Sunday, March 16, 2008

The Euro Hotel Breakfast

In Brugges, Belgium, I remember a buffet of bread -- croissants, baguettes, loaves of sliced whole wheat, grainary rolls -- served alongside a spread of spreads: jams, marmalade, sweet European butter, Nutella. In Puerto Rico, I remember filling up on five or six short cups of coffee served with hot milk, choosing between doughnuts and guava paste pastries, and finding my sister very upset when she bit into a sweet looking thing only to discover it was filled with ground beef. In London, my mother tittered like a schoolgirl when a posh woman at the hotel breakfast informed her that the puddle of dark purple looking food was “forest fruits.”

In Brussels, at a hotel very near to the E.U.’s HQ, with travelers representing all corners of Europe, I remember watching Germans fill their plates with cold sliced meats at 9 a.m., only to turn around and see Swedes piling puckeringly pickled fishes and cucumbers onto their trays. The English were crowded around a steamer tray of eggs, beans, and cooked halved tomatoes. In Stockholm, there was more fish to eat before noon: smoked salmon, pureed salmon spread, and more pickled herring.

My sister and I are in Athens now, where once again there’s a free buffet breakfast included with our hotel. It’s one of my favorite things about traveling in Europe (and Puerto Rico, I suppose). I look forward to waking up not too late and heading down to the large open dining rooms, where I can see who else has spent the night in the kind of hotel I would choose to stay in. How many American accents can I pick out? How many are speaking the local language? And who is eating what?

It’s a struggle for me to not fill up on the enormous spreads that area common at European hotels, even when it’s just a Continental breakfast of different breads, jams, dried fruits and cereals. Even then, there’s usually a tray of hard-boiled eggs, two or three juices, and an array of yogurts, which taste different in every country (for example, yogurt is runny in Italy, but as thick as sour cream in Greece). I do have a routine of letting myself choose one or two special treats, usually pastry in nature, and then eating a breakfast that is as close to what I would eat at home a possible, meaning it’s usually yogurt with bananas or dried fruit and natural cereal (essentially, unadorned muesli). I do my best to put away five or six cups of coffee, which in Europe might hold a mere four ounces. The goal, as I see it, is to fill up on the complimentary caffeine, give my body some sense of routine and normalcy by eating a fairly typical breakfast, and not overdo it on the special treats.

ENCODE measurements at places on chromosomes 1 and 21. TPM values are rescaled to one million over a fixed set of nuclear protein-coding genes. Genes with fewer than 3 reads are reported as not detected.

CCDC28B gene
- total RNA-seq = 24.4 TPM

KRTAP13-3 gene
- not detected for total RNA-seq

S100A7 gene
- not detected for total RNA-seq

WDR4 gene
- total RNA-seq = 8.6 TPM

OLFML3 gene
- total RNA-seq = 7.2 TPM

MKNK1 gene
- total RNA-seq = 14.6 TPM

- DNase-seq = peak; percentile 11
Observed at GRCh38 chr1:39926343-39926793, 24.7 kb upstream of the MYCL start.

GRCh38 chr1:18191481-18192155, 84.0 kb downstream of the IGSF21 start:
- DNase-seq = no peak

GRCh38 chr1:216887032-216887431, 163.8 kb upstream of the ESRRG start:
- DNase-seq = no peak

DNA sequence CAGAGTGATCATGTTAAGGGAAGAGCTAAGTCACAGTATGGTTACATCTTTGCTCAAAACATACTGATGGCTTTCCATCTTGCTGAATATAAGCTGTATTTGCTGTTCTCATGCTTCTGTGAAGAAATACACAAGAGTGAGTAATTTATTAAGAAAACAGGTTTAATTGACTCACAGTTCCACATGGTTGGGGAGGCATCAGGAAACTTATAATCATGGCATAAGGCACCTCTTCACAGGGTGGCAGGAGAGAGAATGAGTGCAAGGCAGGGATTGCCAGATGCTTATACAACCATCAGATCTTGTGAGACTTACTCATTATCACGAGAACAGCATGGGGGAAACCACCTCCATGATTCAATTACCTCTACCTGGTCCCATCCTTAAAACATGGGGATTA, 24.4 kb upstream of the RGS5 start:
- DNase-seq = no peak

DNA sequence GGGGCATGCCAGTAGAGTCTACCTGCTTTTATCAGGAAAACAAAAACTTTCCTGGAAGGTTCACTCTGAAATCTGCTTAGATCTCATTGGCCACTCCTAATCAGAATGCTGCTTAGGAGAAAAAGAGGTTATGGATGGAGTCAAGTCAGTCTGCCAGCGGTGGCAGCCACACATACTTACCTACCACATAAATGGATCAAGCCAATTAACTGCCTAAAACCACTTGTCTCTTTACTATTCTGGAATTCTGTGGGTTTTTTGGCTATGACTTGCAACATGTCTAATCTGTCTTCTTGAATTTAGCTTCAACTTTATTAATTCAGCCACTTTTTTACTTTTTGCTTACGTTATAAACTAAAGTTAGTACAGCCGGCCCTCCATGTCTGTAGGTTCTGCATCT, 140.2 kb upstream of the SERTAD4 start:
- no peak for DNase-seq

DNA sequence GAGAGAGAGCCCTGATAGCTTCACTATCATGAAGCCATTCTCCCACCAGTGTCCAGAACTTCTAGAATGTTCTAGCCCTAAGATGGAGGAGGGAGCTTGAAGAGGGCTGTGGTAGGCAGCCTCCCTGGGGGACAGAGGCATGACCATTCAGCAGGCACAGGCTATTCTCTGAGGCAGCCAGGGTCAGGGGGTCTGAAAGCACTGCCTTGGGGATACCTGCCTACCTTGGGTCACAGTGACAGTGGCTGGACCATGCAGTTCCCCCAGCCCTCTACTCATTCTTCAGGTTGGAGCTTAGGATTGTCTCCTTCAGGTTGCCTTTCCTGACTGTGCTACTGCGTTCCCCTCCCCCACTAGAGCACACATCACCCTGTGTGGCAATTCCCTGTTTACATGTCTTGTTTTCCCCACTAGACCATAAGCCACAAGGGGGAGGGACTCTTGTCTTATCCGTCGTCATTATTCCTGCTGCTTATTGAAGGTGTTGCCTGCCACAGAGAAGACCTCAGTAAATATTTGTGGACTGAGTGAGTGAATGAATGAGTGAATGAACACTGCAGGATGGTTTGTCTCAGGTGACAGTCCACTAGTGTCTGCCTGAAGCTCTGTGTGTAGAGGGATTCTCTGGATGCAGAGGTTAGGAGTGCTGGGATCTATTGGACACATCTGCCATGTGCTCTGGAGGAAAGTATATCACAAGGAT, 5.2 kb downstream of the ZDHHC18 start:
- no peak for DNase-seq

But more than that, I really do enjoy people-watching at breakfast. I wonder who else is eating a typical morning meal and who is diverging wildly from their routine to enjoy the exotic (and sometimes expensive) spread. Do Germans really eat salami sandwiches at 8 a.m. on a Tuesday when they’re home, or is this a special occasion? Do Norwegians actually open a can of tuna before work on the weekdays? Is it ordinary for a Frenchmen to drink hot chocolate while also eating a pan au chocolat? Are the Greeks really filling up on sliced cucumbers, tomatoes, and feta for breakfast?

Eventually, the question moves full circle, and I wonder: Do Americans eat scrambled eggs, bacon, potatoes, and toast regularly? I guess they certainly do eat that kind of faire when out on the weekend, but do they eat it at home? Regularly? If I had to guess the typical American breakfast, it would be cereal and milk -- or is that just what children eat? In New York, it’s often a buttered roll and cup of coffee. I worked in a deli and a bagel shop long enough to know that more Long Islanders pick the roll on a work day and save the bagels for the weekend. In Boston, the locals always seem to have a cup of Dunkin Donuts coffee. In San Francisco, it’s stronger coffee, but even after living there for five years, I couldn’t say what the majority of people eat for breakfast in the city by the bay.

Maybe breakfast habits are more personal than cultural, or maybe it’s more regional for Americans, but more cultural for Europeans.

(This is brunch!)

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